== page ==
Objective: This ELECT prospective analysis examined lanreotide depot/autogel for carcinoid syndrome (CS) symptom control in patients with neuroendocrine tumors (NETs) who were responsive to prior octreotide (prior octreotide group) compared with patients who were naïve to prior somatostatin analogue treatment (de novo group). Methods: Adults with histopathologically confirmed NET and stable CS (diarrhea and/or flushing) were randomized to subcutaneous (SC) lanreotide 120 mg or placebo every 4 weeks for 16 weeks. Patients reported diarrhea and/or flushing symptom severity and frequency and short-acting SC octreotide rescue therapy daily using an Interactive Voice/Web Response System. To evaluate the efficacy of lanreotide compared with placebo, the novel primary endpoint of patient-determined use of SC octreotide rescue therapy for breakthrough symptoms was used as a surrogate for symptom control. Clinically meaningful patient-reported treatment benefit was examined using daily patient-reported symptoms of diarrhea and flushing. Results: Of the 115 randomized patients, 51 (n = 26 lanreotide, n = 25 placebo) were octreotide-naïve (de novo) and 64 (n = 33 lanreotide; n = 31 placebo) received prior octreotide. Lanreotide versus placebo patients had a lower mean percentage of days of SC octreotide rescue therapy in de novo and prior octreotide groups (least squares LS mean difference-19.1, P =.0477 and-6.9, P =.4332, respectively). The mean percentage of days with moderate/severe diarrhea and/or flushing was lower in lanreotide versus placebo patients in de novo and prior octreotide groups (LS mean difference-14.6, P =.0140 and-10.9, P =.0746, respectively). The transition from octreotide to lanreotide was generally well-tolerated. Conclusion: Improvement in CS symptoms occurred with lanreotide treatment, regardless of prior octreotide use.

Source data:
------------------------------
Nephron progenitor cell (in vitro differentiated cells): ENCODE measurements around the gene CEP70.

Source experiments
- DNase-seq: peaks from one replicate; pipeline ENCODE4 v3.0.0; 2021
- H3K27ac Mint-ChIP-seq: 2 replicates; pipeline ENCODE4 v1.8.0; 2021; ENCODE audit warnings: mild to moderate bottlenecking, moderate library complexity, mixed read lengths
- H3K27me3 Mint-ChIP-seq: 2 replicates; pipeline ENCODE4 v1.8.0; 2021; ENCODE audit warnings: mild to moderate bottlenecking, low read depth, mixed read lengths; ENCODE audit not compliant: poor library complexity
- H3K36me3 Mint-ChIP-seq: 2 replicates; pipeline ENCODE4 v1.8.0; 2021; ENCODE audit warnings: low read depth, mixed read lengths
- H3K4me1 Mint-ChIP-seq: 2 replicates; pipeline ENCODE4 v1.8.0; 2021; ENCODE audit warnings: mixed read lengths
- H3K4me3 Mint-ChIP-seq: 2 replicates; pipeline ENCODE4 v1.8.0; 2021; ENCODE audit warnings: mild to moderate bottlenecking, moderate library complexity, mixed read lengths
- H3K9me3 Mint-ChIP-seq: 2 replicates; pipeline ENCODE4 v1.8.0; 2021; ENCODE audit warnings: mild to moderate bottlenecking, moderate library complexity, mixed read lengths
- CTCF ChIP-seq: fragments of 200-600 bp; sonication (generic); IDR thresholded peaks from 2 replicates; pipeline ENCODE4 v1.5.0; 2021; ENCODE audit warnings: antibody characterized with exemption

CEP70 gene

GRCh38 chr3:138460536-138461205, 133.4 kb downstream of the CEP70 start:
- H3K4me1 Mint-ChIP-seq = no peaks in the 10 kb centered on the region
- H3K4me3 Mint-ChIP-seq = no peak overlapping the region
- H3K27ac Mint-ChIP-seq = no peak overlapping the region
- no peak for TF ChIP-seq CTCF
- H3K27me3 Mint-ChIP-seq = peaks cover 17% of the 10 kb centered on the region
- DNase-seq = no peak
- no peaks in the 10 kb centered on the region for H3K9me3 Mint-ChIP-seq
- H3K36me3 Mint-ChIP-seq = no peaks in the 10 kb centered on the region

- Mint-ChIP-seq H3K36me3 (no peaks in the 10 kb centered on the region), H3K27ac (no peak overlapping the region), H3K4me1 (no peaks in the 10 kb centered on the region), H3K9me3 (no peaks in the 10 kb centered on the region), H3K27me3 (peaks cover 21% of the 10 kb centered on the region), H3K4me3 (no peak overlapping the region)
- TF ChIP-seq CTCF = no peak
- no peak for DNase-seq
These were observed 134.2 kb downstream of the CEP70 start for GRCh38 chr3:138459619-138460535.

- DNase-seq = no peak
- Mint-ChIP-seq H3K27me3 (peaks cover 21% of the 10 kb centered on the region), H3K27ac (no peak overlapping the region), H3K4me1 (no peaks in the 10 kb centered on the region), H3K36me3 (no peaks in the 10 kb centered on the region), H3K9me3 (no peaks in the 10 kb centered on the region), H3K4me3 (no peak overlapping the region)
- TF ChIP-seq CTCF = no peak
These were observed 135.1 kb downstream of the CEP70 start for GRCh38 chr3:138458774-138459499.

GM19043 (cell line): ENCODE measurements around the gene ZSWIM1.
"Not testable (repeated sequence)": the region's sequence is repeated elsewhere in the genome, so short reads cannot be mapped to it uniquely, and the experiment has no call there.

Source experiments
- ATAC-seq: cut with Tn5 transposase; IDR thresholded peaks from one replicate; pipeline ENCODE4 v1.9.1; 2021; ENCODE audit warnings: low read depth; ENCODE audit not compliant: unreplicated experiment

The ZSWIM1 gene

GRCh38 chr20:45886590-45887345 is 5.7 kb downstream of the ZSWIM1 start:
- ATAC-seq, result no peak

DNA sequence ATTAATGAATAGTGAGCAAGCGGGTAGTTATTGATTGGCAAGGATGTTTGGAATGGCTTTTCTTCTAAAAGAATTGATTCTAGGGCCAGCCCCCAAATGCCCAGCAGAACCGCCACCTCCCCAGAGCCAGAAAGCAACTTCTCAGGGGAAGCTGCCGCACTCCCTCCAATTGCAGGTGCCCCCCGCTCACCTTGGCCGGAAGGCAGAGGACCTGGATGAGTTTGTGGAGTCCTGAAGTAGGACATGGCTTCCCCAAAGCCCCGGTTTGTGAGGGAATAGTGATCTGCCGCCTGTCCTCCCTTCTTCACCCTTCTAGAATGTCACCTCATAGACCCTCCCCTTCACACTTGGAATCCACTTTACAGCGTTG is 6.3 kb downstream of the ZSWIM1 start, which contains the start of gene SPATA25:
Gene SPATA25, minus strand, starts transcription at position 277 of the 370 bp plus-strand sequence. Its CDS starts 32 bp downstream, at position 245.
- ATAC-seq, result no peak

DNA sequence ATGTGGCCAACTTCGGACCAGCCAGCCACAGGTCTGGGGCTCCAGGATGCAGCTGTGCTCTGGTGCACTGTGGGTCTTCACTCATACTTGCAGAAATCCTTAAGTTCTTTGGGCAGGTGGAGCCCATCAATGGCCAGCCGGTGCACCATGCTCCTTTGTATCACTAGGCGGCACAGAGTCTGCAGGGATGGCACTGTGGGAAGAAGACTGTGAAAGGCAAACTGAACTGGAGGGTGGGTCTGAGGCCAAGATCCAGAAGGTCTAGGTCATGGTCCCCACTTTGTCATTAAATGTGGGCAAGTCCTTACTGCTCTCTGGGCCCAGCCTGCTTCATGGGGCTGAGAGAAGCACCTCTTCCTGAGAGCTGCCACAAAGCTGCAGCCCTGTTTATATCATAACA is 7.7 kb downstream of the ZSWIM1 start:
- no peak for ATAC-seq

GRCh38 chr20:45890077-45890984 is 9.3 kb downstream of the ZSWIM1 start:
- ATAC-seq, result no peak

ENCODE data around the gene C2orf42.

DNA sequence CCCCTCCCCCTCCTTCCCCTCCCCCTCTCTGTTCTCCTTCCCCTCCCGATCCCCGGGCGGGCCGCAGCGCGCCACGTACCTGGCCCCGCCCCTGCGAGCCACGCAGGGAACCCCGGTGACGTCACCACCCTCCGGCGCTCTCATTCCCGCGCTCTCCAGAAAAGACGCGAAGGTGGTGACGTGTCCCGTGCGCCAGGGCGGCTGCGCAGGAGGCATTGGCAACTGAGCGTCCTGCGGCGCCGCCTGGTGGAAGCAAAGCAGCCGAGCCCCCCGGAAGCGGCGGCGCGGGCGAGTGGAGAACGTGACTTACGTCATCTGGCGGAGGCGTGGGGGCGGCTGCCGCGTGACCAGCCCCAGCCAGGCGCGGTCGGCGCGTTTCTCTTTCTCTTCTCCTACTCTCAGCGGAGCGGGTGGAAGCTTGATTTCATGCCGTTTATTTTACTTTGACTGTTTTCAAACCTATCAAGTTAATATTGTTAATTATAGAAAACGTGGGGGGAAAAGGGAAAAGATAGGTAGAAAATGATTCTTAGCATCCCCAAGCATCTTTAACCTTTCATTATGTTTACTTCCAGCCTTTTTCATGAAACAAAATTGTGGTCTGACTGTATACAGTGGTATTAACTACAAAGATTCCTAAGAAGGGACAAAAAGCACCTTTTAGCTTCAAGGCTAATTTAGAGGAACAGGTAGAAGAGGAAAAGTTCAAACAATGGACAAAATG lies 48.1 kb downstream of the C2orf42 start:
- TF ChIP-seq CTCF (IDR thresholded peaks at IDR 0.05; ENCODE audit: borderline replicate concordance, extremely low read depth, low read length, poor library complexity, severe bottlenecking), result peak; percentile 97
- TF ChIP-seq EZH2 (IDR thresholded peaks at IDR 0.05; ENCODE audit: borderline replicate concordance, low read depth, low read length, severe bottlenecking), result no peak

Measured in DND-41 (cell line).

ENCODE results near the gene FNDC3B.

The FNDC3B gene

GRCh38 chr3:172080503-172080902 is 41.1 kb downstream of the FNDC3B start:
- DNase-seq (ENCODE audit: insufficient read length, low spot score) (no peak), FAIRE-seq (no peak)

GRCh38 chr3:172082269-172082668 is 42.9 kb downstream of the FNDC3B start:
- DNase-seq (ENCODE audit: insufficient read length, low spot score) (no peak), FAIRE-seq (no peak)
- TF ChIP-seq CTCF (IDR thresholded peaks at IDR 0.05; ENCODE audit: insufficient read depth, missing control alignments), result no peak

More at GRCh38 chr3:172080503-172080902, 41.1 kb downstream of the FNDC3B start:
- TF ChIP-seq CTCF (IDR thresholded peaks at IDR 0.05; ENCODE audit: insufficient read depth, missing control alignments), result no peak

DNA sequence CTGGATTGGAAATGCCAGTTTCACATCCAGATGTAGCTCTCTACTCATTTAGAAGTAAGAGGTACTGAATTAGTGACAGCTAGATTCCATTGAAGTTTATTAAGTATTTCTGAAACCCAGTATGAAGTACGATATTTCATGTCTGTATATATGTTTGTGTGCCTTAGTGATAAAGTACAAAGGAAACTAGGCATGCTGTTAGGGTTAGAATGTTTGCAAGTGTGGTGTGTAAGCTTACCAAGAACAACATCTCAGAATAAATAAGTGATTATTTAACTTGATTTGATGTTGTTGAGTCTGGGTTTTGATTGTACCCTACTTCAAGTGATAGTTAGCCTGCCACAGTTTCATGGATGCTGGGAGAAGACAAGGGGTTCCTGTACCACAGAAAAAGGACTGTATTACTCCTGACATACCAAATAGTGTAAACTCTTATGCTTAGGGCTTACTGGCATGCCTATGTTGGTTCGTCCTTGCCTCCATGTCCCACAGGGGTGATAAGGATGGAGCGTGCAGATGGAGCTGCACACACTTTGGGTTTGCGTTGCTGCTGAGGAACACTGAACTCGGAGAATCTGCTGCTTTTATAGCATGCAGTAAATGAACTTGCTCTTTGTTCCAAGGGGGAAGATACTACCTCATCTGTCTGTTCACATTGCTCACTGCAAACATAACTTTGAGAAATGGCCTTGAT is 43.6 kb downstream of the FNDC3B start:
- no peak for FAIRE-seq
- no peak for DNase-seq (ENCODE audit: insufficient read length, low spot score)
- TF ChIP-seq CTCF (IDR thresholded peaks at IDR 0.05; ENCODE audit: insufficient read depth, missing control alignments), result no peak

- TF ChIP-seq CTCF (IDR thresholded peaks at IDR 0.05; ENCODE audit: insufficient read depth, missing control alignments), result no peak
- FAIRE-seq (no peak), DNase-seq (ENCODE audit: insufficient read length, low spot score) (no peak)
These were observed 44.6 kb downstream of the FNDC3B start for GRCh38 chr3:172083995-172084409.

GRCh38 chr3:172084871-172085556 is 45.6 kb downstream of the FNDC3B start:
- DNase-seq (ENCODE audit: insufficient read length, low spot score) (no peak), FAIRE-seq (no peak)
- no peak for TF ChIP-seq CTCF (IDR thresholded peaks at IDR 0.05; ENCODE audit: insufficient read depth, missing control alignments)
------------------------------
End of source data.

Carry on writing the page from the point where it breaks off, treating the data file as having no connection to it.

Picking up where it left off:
|Idioma original||English (US)|
|Número de páginas||13|
|Estado||Published - mar 2018|
|Publicado de forma externa||Sí|
ASJC Scopus subject areas
- Endocrinology, Diabetes and Metabolism